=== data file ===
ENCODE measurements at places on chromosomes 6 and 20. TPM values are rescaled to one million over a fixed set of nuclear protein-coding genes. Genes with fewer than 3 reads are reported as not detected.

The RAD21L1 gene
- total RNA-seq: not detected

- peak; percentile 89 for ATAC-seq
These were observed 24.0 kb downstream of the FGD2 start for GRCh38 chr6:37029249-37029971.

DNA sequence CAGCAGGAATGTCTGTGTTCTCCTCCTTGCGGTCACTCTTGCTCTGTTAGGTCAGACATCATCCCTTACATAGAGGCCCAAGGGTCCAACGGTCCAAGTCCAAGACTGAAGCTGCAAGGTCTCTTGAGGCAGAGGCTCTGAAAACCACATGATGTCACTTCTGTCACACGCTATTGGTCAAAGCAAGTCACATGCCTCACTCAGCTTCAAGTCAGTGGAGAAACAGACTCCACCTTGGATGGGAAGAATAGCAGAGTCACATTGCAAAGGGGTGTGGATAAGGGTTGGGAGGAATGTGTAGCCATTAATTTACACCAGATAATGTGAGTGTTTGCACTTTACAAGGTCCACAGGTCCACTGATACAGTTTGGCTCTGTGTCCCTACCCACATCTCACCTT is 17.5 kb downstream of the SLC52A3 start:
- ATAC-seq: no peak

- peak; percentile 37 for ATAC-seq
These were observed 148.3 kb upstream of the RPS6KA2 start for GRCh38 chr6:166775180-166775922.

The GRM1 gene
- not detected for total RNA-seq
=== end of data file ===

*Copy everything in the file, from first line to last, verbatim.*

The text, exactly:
ENCODE measurements at places on chromosomes 6 and 20. TPM values are rescaled to one million over a fixed set of nuclear protein-coding genes. Genes with fewer than 3 reads are reported as not detected.

The RAD21L1 gene
- total RNA-seq: not detected

- peak; percentile 89 for ATAC-seq
These were observed 24.0 kb downstream of the FGD2 start for GRCh38 chr6:37029249-37029971.

DNA sequence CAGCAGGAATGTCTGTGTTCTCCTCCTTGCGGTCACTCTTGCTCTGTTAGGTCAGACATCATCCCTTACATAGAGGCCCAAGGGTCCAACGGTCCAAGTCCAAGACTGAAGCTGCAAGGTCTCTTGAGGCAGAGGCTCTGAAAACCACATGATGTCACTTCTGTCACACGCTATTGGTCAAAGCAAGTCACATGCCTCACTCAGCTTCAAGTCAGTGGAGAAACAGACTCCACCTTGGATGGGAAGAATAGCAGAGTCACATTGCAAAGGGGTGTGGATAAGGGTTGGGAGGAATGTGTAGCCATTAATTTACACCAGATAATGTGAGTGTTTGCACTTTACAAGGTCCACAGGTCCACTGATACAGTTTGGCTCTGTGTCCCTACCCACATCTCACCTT is 17.5 kb downstream of the SLC52A3 start:
- ATAC-seq: no peak

- peak; percentile 37 for ATAC-seq
These were observed 148.3 kb upstream of the RPS6KA2 start for GRCh38 chr6:166775180-166775922.

The GRM1 gene
- not detected for total RNA-seq